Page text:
~from Times Union
A decision by the retired Episcopal bishop of Albany -- who was part of a nationwide church schism three years ago over homosexual clergy -- to leave the faith for Roman Catholicism has supporters demoralized and opponents mystified.
It appears his spiritual transformation was under way in the summer of 2004 when Herzog, who opposed the 2003 ordination of a gay bishop of New Hampshire, pushed the diocese into a Pittsburgh-based network of conservative churches, a move that forced a schism within the Anglican community.
"So at the time he was persuading the diocese to align with this network, he was already thinking about skipping out himself," said Robert Dodd of Hillsdale, who is president of Albany Via Media, an Anglican laity group that opposed Herzog's action on the network.
"Many people who were dedicated to Bishop Herzog are likely startled and disappointed,"said Dodd. "How they will react, I don't know." The diocese includes about 19,700 worshipers in 120 congregations.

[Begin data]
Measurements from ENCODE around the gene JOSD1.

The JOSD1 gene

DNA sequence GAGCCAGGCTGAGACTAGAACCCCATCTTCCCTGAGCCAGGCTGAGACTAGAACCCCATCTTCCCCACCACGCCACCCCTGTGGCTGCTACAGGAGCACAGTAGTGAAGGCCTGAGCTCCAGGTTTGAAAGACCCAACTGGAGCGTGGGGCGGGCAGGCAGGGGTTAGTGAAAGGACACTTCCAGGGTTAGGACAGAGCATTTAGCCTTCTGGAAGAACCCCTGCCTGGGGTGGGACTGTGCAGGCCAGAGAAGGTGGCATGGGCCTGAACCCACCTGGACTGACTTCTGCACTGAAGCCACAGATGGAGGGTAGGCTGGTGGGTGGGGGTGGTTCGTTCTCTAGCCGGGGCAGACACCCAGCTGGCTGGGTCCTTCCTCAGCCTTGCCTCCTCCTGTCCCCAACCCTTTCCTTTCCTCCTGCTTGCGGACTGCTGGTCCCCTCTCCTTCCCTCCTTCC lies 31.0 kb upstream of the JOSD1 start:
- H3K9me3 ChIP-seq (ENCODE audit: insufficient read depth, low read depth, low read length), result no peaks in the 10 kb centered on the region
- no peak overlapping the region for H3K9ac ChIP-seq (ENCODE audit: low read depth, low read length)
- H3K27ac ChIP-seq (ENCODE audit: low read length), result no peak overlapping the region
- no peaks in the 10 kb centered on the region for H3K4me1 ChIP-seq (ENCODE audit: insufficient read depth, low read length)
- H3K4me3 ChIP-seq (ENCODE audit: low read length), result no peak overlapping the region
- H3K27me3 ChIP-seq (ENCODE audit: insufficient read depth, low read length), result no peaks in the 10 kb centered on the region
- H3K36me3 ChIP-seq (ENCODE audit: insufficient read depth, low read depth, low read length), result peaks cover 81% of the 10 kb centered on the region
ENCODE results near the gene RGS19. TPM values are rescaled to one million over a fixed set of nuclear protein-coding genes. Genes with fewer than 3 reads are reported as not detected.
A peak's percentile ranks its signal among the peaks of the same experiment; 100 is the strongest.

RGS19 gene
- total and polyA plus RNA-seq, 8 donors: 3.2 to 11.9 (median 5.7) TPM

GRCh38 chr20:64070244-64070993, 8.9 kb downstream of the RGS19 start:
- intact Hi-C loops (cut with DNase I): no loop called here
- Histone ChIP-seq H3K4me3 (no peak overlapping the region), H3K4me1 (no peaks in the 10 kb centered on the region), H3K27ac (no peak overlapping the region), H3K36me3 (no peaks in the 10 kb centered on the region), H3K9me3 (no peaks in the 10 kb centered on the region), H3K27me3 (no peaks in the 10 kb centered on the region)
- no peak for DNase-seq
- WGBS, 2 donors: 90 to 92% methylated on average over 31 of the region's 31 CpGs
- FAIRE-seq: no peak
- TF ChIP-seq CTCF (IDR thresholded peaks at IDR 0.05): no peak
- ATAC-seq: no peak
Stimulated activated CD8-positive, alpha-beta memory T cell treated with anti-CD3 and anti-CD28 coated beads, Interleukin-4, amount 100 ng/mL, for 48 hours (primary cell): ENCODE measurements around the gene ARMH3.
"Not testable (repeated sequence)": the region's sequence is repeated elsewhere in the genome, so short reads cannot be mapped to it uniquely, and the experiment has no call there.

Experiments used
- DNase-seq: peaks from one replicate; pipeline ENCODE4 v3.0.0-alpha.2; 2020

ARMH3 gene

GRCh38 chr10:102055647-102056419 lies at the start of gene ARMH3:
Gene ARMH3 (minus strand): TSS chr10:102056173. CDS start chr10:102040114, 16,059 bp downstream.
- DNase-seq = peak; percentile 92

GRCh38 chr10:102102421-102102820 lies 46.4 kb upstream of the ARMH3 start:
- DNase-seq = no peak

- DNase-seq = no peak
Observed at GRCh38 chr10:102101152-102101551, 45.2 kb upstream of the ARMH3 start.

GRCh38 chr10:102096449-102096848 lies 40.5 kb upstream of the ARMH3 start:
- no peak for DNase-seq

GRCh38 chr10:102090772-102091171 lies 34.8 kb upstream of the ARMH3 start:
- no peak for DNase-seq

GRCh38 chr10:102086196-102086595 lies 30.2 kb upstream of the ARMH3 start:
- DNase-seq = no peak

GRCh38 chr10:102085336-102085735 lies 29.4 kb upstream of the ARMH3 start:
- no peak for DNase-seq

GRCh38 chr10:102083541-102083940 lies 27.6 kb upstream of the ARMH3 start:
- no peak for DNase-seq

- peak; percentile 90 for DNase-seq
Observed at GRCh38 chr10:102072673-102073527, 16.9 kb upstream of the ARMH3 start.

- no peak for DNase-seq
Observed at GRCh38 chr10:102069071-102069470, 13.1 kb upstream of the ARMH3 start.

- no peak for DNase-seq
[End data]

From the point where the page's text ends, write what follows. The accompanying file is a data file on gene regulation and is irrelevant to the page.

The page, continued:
Albany Bishop William Love was not available for comment Friday, but in an March 28 open letter to parishioners, he urged unity. Love, who became bishop on Feb. 4, also wrote that Herzog's decision came at "great personal cost."
"The recent retirement and subsequent departure of (Herzog) ... can't help but have a major impact on each of us," he wrote. "One of my greatest concerns, as your new bishop, is that others in the diocese are also struggling with the current issues that threaten to divide the church."
Herzog's conversion was handled by the Roman Catholic Diocese of Syracuse, said Goldfarb. A call to Bishop James M. Moynihan's office was not returned.
Herzog, who was Catholic before joining the Episcopal church 35 years ago, is married. Anglican ministers who join the Catholic Church can become priests and remain married, said Goldfarb.